Wheat Gain?

The few of you who have chosen to undertake our very first challenge by going wheat-free, certainly  deserve a pat on the back. Considering wheat is ubiquitous and in almost all packaged, processed foods, fully eliminating wheat from one’s diet is no easy task. Amidst the multitude of wheat-free recipes and wheat-free tips, here’s a short blog to get you thinking a little more about wheat and it’s effects on weight gain!

Gluten, a protein component of many grains (in particular, wheat) if consumed by a sufferer of Celiac’s disease, will result in obvious repercussions. However, gluten has now been shown to possibly contribute to a whole slew of health problems ranging from autoimmune diseases to digestive problems and neurological issues.

In a recent study, mice were fed a gluten-containing diet vs no gluten at all. What was found in the gluten-free group was a reduction in body weight and adiposity (body fat), better blood-sugar balance, as well as a decrease in inflammatory markers commonly associated with many diseases. A similar finding in grain-fed vs grass-fed cattle has been reported where the grain-fed cattle are noticeably heavier than their grass-fed counterparts.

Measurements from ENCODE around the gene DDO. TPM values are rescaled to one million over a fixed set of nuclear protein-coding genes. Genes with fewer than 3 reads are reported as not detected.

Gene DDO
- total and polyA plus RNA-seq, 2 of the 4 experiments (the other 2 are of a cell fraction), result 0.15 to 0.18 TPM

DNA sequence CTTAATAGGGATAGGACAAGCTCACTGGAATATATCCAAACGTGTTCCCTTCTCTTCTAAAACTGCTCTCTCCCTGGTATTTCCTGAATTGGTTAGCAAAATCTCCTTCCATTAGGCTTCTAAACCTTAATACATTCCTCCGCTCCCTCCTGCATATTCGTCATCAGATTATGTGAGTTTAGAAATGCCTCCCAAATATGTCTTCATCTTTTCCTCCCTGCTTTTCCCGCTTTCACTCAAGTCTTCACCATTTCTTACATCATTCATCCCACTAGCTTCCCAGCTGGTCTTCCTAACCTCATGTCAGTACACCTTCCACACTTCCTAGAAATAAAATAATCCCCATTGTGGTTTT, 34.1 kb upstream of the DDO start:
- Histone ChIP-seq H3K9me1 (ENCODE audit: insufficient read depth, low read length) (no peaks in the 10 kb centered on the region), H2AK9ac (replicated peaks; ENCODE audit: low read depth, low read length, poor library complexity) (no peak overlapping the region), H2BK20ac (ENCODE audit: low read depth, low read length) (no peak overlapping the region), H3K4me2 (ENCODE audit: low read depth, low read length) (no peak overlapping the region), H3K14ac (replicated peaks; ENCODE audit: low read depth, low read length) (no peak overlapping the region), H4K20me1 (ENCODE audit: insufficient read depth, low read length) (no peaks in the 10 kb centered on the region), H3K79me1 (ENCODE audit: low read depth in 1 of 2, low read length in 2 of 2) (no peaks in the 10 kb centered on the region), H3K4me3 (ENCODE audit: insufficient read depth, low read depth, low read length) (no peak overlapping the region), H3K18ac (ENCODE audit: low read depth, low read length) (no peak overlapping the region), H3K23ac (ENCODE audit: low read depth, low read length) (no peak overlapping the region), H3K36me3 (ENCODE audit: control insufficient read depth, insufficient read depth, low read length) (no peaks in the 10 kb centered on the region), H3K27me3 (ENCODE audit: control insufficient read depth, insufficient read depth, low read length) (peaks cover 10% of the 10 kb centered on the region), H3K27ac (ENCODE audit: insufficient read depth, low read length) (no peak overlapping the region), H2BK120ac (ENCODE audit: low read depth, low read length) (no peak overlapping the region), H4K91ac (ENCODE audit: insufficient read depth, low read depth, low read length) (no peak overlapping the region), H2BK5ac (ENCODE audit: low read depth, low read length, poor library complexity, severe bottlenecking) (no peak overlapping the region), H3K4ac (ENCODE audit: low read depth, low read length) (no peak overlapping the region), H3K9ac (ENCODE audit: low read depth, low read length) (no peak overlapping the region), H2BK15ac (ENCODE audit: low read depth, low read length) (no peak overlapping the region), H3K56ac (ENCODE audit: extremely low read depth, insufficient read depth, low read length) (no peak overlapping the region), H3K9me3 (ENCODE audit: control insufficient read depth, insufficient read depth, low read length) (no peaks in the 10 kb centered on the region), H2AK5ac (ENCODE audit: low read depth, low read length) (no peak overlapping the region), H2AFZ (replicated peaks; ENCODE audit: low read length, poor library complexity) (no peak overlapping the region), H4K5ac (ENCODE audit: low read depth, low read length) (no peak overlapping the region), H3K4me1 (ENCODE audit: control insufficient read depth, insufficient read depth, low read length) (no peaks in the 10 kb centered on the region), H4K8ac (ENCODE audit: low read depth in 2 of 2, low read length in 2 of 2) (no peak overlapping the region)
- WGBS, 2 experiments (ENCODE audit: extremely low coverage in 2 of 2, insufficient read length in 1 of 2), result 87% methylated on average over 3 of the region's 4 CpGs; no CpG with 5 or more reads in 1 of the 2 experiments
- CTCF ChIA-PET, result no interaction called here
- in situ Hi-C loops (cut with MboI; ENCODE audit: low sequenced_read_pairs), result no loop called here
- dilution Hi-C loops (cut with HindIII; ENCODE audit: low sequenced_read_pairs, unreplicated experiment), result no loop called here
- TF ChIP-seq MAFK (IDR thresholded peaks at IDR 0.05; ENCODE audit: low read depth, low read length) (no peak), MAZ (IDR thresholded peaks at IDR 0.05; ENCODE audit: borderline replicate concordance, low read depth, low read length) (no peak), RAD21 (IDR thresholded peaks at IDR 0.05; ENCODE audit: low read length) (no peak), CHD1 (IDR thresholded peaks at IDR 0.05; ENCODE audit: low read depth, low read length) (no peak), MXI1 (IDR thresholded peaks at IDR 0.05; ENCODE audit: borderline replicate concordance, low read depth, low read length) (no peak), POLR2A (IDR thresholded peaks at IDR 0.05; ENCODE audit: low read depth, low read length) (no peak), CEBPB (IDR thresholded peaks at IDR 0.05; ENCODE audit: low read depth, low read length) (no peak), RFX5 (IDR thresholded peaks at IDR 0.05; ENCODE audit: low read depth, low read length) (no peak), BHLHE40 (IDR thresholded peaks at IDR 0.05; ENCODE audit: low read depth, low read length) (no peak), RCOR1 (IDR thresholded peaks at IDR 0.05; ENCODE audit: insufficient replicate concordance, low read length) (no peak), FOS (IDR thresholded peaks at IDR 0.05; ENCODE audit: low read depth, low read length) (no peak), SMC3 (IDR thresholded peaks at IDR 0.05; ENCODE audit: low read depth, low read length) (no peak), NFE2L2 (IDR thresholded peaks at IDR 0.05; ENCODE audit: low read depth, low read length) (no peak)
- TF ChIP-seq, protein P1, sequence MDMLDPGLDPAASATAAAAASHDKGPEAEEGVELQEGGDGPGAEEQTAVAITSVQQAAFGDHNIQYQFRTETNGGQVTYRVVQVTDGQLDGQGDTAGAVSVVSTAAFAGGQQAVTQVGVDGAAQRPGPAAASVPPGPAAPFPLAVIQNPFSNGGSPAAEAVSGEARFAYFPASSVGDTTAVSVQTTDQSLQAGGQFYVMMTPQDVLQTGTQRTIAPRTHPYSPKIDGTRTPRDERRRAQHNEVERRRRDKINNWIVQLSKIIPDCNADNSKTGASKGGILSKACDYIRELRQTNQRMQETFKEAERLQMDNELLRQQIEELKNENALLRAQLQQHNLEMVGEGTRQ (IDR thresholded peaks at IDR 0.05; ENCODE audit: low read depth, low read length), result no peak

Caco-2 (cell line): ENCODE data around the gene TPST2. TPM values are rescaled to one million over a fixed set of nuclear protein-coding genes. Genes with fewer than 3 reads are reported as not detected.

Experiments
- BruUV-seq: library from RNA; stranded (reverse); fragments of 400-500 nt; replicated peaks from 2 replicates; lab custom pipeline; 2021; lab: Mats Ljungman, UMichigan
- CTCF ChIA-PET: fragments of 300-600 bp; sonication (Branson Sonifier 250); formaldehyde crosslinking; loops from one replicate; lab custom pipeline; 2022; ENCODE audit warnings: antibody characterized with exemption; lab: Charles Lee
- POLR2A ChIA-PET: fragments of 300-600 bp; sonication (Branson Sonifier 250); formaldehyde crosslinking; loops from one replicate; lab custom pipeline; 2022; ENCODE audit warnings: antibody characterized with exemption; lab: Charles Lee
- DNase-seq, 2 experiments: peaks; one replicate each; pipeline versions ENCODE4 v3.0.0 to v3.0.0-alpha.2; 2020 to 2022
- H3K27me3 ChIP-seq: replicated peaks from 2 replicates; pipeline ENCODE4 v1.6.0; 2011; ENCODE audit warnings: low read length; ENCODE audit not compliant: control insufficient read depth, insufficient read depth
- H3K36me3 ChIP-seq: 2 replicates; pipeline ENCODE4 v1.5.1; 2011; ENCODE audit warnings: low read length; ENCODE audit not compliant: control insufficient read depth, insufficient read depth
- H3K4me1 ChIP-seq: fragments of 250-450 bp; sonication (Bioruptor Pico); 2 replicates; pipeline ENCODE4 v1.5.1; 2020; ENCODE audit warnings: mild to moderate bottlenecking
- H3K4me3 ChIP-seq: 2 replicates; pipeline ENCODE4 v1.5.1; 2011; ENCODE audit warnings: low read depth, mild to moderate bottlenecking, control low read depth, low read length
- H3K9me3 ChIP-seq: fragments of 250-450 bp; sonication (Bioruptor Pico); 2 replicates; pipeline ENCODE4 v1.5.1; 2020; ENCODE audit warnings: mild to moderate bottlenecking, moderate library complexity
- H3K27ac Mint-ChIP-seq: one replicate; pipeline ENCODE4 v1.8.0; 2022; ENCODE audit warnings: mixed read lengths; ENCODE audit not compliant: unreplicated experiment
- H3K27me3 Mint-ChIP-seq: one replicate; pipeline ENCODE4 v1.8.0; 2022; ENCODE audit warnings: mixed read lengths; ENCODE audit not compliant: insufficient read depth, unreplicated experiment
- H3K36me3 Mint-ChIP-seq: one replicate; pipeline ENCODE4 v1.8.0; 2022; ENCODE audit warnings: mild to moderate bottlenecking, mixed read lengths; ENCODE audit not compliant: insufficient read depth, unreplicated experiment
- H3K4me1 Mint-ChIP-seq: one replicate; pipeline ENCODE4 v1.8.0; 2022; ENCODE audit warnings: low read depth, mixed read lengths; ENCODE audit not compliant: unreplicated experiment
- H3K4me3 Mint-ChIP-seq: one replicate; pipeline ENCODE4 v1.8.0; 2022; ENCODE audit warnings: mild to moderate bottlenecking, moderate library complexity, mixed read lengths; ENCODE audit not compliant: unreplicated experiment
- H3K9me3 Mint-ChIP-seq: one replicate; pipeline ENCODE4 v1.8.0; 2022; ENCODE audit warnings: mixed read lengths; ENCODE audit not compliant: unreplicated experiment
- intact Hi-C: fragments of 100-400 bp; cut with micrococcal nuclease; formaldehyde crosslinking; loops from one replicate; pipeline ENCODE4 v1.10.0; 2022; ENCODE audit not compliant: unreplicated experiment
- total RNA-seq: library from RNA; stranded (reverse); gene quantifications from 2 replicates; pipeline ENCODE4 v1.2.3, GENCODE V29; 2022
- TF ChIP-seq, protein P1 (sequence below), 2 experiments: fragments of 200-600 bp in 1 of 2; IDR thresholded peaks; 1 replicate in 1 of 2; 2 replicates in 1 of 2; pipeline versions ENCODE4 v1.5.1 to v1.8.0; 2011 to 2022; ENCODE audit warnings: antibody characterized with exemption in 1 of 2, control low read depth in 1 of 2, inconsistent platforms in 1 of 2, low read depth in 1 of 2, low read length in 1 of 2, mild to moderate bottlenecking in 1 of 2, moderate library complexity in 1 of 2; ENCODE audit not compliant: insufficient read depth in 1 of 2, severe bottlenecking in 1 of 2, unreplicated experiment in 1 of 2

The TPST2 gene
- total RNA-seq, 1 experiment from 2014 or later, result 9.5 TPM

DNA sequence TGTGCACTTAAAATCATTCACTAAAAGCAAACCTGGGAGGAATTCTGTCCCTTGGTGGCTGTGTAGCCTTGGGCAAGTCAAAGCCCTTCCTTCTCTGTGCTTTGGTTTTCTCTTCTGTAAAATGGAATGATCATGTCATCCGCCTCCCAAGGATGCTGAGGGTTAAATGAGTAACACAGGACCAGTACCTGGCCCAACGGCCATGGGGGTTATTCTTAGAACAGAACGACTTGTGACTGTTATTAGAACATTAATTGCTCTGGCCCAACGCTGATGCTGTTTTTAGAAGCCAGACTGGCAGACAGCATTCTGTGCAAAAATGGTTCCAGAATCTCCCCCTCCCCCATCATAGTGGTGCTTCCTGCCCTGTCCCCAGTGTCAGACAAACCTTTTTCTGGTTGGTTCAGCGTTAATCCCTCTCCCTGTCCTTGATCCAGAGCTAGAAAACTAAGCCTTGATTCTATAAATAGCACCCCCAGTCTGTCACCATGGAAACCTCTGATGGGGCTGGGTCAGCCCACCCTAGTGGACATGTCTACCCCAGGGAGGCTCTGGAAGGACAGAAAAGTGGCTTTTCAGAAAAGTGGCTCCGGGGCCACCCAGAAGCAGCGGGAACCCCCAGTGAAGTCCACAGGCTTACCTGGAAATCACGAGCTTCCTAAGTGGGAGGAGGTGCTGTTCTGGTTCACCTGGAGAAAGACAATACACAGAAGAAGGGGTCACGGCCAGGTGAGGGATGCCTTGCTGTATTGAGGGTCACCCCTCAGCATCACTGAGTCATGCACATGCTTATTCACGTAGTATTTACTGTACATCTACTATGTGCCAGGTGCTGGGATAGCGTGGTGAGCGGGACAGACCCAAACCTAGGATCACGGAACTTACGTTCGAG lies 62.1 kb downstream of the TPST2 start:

Wheat lectins, protein components in wheat, are basically the plant’s natural immunity much like how we have antibodies and white blood cells to fight off bacteria, viruses etc. The problem is, these wheat lectins are incredibly hard to degrade and destroy despite methods like fermentation, sprouting or cooking.

What’s worse is the selective breeding, hybridization, genetic modification of these grains which has severely altered their natural structure. These grain proteins possibly disrupt and alter our human metabolism and gene expression. After all, food is a source of information, interacting with our bodies in ways which science has not been able to fully grasp.

What we see now are the symptoms of disease. A poor diet and lifestyle aside, could wheat and gluten be partly responsible for the obesity epidemic in North America? For more information, be sure to check out ‘Wheat Belly‘ written by a cardioloigst, Dr William Davis, M.D.

References

Gluten-free diet reduces adiposity, inflammation and insulin resistance associated with the induction of PPAR-alpha and PPAR-gamma expression. J Nutr Biochem. 2012 Dec 17. Epub 2012 Dec 17. PMID: 23253599

 

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